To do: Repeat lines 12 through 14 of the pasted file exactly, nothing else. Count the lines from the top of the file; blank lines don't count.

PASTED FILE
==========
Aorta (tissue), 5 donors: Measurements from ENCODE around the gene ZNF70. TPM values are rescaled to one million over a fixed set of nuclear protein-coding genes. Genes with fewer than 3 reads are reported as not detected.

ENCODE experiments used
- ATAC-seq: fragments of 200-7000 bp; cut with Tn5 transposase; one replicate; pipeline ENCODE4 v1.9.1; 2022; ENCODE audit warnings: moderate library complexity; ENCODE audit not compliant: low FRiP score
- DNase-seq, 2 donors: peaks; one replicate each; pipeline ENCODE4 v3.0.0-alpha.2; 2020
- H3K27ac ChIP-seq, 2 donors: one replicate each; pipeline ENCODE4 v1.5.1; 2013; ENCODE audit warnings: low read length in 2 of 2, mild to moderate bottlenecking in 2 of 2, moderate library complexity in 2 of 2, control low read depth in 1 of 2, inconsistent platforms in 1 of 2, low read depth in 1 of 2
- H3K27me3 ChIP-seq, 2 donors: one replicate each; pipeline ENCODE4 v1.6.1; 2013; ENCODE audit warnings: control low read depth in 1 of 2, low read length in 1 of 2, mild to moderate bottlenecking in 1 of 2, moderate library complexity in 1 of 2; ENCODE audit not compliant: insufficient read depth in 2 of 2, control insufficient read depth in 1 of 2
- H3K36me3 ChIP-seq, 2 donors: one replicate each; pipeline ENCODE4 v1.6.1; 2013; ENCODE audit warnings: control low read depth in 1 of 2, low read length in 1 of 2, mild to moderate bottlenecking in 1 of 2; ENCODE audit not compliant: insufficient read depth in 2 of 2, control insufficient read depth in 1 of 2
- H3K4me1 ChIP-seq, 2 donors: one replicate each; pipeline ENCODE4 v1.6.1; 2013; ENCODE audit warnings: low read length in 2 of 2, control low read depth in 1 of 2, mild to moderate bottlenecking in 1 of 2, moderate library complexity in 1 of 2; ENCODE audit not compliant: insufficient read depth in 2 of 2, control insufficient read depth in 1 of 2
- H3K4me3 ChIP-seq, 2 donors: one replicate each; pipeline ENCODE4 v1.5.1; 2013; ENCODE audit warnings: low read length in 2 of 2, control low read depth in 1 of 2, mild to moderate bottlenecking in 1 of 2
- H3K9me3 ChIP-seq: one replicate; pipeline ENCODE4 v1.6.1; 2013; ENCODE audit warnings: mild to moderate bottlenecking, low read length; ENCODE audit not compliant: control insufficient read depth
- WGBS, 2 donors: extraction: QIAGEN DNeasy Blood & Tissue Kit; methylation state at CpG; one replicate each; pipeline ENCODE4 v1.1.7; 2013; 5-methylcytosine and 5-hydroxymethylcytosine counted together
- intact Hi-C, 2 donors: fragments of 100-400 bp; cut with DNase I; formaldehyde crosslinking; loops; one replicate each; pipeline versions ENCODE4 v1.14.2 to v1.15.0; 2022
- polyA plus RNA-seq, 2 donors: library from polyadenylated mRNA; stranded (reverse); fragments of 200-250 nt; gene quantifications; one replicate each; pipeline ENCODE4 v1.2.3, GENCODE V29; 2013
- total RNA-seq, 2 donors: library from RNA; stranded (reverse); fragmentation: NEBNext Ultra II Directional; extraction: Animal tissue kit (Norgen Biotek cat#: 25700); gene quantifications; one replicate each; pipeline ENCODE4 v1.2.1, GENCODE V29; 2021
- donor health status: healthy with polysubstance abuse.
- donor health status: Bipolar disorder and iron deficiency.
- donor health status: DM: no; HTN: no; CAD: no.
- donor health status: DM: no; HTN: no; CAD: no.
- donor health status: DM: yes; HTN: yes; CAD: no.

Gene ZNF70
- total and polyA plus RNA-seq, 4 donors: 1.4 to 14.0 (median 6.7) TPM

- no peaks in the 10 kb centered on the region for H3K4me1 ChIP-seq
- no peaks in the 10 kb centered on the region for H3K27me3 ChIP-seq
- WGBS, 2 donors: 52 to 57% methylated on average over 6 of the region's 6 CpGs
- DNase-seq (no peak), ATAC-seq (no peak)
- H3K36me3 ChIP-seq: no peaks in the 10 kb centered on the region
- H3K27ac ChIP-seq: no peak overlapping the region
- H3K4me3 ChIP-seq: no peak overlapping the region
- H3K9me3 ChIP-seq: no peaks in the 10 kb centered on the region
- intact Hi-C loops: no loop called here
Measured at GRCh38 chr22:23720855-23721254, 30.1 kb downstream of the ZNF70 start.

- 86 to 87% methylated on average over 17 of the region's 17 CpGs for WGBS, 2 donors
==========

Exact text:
- intact Hi-C, 2 donors: fragments of 100-400 bp; cut with DNase I; formaldehyde crosslinking; loops; one replicate each; pipeline versions ENCODE4 v1.14.2 to v1.15.0; 2022
- polyA plus RNA-seq, 2 donors: library from polyadenylated mRNA; stranded (reverse); fragments of 200-250 nt; gene quantifications; one replicate each; pipeline ENCODE4 v1.2.3, GENCODE V29; 2013
- total RNA-seq, 2 donors: library from RNA; stranded (reverse); fragmentation: NEBNext Ultra II Directional; extraction: Animal tissue kit (Norgen Biotek cat#: 25700); gene quantifications; one replicate each; pipeline ENCODE4 v1.2.1, GENCODE V29; 2021